Indigenous engagement and employment

There are currently more than 230 self-identified Indigenous people employed by Enbridge across North America, and approximately 34% of those are in specialist or leadership roles. This accounts for 2.2% of our workforce.

Enbridge is focused on increasing employment numbers and including Indigenous representation and perspective in our day-to-day operations.

One of our 2020 sustainability goals is achieving 3.5% representation of Indigenous Peoples in our North American permanent workforce by 2025. When we considered the demographics across our operating areas, the labour market and our anticipated pace of hiring, 3.5% became an appropriate goal to help us be more reflective of the communities where we operate. With a workforce of roughly 11,000 employees, reaching this goal will be a challenge—but we know in order for meaningful change to occur we must challenge ourselves.

To help us meet this goal, we are working to decrease barriers to employment and increase retention. We have established an internal Indigenous employment initiative working group; hired an Indigenous recruiter; provide guidance for culturally appropriate interview processes; continued and expanded Indigenous Employee Resource Groups (ERGs) within Enbridge; and continue to maintain contact information for Indigenous groups with respect to job opportunities. In addition, we offer apprenticeship/intern programs in a number of our operating regions, and annually allocate at least one of our six rotational engineering internship positions for an Indigenous engineer in training.

Over the past two years, 183 self-identified Indigenous people have completed workforce training sponsored by Enbridge in the United States.

We are increasing Indigenous representation in some areas of the company; however, we know we can and must do better. We are creating multiple pathways to employment including increased permanent, contract and apprenticeship positions, as well as increasing Indigenous perspectives in more areas of our business and sustaining a culturally welcoming and supportive environment for Indigenous employees. Enbridge strives to be a preferred employer for Indigenous Peoples.

“Many individuals had reached out to me to have a virtual video call to introduce themselves. This signified that they found my being here important and cleared time in their schedule to make me feel welcome . . . I have never worked for an employer with as many Indigenous employees that I got to work alongside. I have also never seen another company work as hard as Enbridge does to hire on Indigenous companies to work along the pipeline.”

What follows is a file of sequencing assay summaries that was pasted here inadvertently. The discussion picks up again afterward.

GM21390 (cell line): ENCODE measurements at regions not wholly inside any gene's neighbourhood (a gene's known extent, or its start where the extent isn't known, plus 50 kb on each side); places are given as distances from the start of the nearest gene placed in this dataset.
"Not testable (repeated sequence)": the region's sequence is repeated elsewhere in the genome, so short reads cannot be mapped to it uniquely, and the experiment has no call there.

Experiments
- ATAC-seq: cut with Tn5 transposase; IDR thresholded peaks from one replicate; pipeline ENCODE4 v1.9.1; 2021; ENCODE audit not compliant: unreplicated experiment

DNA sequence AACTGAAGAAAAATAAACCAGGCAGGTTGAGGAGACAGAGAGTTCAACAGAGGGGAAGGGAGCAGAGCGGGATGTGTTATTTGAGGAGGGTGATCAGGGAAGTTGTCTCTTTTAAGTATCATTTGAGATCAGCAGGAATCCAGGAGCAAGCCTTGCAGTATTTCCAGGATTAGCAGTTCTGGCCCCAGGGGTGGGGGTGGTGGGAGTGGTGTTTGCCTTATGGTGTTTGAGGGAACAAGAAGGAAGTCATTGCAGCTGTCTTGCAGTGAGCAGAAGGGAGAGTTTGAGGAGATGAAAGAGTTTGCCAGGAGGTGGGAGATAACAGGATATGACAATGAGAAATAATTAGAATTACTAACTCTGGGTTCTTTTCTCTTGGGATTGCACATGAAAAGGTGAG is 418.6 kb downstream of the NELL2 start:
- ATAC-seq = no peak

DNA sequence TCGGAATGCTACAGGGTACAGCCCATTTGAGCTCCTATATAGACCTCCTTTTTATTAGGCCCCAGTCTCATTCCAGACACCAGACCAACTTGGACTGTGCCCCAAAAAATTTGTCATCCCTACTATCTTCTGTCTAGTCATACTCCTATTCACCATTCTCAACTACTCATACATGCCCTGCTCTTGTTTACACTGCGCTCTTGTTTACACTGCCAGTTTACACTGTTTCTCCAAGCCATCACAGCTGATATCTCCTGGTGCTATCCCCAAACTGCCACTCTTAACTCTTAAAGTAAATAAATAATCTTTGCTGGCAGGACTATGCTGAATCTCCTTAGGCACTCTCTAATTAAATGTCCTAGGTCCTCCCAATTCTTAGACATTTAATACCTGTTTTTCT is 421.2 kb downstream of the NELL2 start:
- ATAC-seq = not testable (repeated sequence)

—T’Kaela, Enbridge summer student

Woman wearing hardhat
We developed Every Child Matters hardhat stickers for those in the field to show support for Canada’s National Day for Truth and Reconciliation.
Man at desk interviewing job candidate
Enbridge Indigenous Recruitment Advisor Mark Shilliday.

“As a young Indigenous professional, one of the key considerations I’ve maintained as I’ve began my career has always centered around the word ‘opportunity.’ For me, that meant joining an organization that not only provided me the opportunity to deliver on work that I believe in, but more importantly presented me with the opportunity to be part of an organization that both recognizes the changing landscape related to reconciliation and wants to be an industry leader in those efforts. I have been consistently reassured since joining Enbridge that this is an organization that reflects my values by taking seriously its role in reconciliation and continuing to learn how to walk the good path.”

—Matt, Senior Analyst,
  Community and Indigenous Engagement


On Sept. 30, 2021, Canada’s first National Day for Truth and Reconciliation, we acknowledged the importance of this day and our employees in Canada were given the day off for personal reflection, or education. In 2022 in the United States, we have taken a similar approach, and provided our employees the option of taking National Indigenous Peoples Day on Oct. 11 or Martin Luther King Jr. Day on Jan. 17 as a day off for reflection. We will continue to find ways to live our values and provide our people the space and capacity to pause, listen, honour, and learn.